Home finance plan gaining popularity

Reverse mortgages on rise as more seniors choose to tap equity in their houses

Spending money, cash for bills

Owner's life expectancy, stake in property figure in determining size of loan

April 11, 2004|By James Gallo | James Gallo,SUN STAFF

More people than ever are applying for reverse mortgages as the financing plan gains popularity and lenders work to change a stigma sometimes attached to the loans.

According to statistics from the Department of Housing and Urban Development, during the first five months of the 2004 fiscal year the number of reverse mortgages nationwide increased 112 percent to 12,848 loans from the corresponding period a year earlier. In the Baltimore area during the same five-month period, there was a 119 percent rise in reverse mortgages to 138 loans compared with the 2003 period.

Reverse mortgages hit a record 18,097 loans nationally during the fiscal year that ended in September - 39 percent more than in 2002.

Some experts said more seniors are choosing reverse mortgages because they are living longer and are struggling to pay for long-term care. Others note losses in the stock market during recent years that forced many retired seniors to find jobs to pay for health care and other costs.

Rising home values have let more seniors tap into the growing wealth of their real estate.

But seniors should study the loan terms carefully and understand all the ramifications before choosing that option, experts said. Homeowners who tap the equity in their home may find themselves with little or no source of cash in the event of an emergency.

People older than 62 who own their homes are eligible to apply for a reverse mortgage. The mortgage is based on a portion of the home's equity and the homeowner's life expectancy. Lenders charge interest and fees for the loans, which can be used for any purpose, including paying off existing mortgages, medical costs, home renovations or recreation. A home equity conversion mortgage is the most common form of reverse mortgage, and it is the only one insured by the Federal Housing Administration.

A reverse mortgage loan is due when the senior moves out of the house or passes away. If the homeowner dies, his estate is responsible for paying back the loan. Many homeowners leave wills directing their estate to sell the home to satisfy the debt. But the estate sometimes is able to repay the loan through a new mortgage or through other means.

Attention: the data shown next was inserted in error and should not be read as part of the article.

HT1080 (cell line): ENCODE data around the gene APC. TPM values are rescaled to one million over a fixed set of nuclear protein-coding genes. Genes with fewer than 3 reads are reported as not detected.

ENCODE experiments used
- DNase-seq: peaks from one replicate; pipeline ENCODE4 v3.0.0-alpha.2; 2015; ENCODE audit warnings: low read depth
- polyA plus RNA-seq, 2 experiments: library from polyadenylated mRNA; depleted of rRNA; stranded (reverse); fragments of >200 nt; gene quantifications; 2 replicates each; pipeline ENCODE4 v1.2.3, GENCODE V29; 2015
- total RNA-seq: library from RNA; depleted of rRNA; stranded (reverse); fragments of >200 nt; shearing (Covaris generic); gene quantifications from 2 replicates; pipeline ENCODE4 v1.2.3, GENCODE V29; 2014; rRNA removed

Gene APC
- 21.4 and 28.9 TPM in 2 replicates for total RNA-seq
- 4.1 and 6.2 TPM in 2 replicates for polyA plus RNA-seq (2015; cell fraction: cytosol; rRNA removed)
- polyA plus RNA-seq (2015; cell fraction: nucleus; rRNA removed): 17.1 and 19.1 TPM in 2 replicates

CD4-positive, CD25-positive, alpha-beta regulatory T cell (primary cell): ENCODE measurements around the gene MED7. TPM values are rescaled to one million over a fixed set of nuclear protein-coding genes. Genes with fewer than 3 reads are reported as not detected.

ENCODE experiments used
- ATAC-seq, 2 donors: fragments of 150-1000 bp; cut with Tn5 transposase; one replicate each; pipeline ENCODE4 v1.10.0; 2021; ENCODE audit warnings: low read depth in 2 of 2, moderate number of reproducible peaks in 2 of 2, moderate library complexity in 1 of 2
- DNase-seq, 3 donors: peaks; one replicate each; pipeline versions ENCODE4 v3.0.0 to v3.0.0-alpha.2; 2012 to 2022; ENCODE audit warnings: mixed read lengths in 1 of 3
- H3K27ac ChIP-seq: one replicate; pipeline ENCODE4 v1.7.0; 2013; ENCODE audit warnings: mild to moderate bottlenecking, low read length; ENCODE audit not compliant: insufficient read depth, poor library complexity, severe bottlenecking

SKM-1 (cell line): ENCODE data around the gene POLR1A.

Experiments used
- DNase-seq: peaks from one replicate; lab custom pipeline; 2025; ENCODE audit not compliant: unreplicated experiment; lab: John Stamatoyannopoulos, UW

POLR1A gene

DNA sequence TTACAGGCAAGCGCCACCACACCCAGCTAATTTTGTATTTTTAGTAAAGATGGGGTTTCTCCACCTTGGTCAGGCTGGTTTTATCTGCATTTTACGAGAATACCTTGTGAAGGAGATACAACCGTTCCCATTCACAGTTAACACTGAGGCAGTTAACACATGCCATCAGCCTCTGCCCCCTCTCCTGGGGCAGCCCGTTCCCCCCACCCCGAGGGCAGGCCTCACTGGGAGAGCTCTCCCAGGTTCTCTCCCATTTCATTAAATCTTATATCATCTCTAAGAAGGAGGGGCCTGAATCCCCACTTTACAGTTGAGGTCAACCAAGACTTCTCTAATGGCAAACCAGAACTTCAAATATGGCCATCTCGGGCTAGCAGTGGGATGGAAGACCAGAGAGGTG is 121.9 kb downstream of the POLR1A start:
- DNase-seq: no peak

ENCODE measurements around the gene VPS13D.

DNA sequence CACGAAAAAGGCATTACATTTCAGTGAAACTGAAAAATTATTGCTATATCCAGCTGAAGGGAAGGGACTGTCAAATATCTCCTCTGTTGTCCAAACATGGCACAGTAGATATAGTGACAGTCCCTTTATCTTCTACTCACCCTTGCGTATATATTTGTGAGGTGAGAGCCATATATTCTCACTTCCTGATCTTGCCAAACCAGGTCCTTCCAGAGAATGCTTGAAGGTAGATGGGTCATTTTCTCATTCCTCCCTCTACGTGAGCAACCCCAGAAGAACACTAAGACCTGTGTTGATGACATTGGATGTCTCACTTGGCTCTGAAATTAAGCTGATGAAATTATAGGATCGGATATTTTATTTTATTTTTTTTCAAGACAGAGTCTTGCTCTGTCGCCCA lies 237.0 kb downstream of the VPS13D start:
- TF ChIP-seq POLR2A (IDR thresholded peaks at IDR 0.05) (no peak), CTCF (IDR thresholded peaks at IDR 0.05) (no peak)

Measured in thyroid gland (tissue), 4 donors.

"One of the most common misconceptions about a reverse mortgage is that the bank takes the house when the senior dies, but that's not the case," said Mark McVearry, who handles reverse mortgages for Academy Mortgage in Baltimore.

Christopher Parr, a certified financial adviser with Financial Advantage in Columbia, does not usually recommend reverse mortgages until other options are exhausted.

"The first thing I ask a client is, `Is this house the best place for you to be, or is it a burden?' because sometimes seniors will enter a reverse mortgage and it may be better for them to move into a maintenance-free condo or a retirement community and use the money from selling their house if they still need more cash," Parr said.

Parr also urges that seniors examine closing fees and settlement costs before choosing a reverse mortgage. If the homeowner plans to use the money as a short-term solution, these additional fees may take a large piece of the loan.

"You have to make sure you read over the fine print first because sometimes the lender may keep some or all of the equity when the senior dies," said Jean Scarborough, owner of American Realty Consultants in Columbia. She recommends that the homeowner hire a lawyer to read over the contract before signing it.

Catherine Carter, 83, and her husband, Allen, 82, secured a reverse mortgage about a year ago to cover escalating bills that were outpacing their fixed income. The Carters received $135,000 for the equity in their house in Woodlawn and used it to pay off their mortgage. According to Catherine Carter, they still have a credit line of $37,000 they plan to use in emergency situations.

"We did it because it was getting hard to cover things like the mortgage with medicine getting so expensive," said Catherine Carter. "We weren't too interested in leaving everything [as an inheritance]. We'd rather just be comfortable."

Before signing up for a reverse mortgage, the Carters consulted their granddaughter, who is a lawyer.

The National Reverse Mortgage Lenders Association in Washington was founded in December 1997 with the purpose of helping to eliminate the stigma that has been attached to the loans.

Experts said predatory lenders have used the loans to take advantage of unsuspecting seniors and secure large pieces of the equity in their homes while charging exorbitant fees. Reverse mortgages also were considered a last resort for homeowners facing bankruptcy.

"Recently, we've seen a change in attitude where seniors are using reverse mortgages as a form of security or as a lifestyle decision," said Peter Bell, president of the National Reverse Mortgage Lenders Association. "Seniors need something to replace their discretionary spending, so they figure why not use the assets they already have in home equity?"

Baltimore Sun Articles
|
|
|
Please note the green-lined linked article text has been applied commercially without any involvement from our newsroom editors, reporters or any other editorial staff.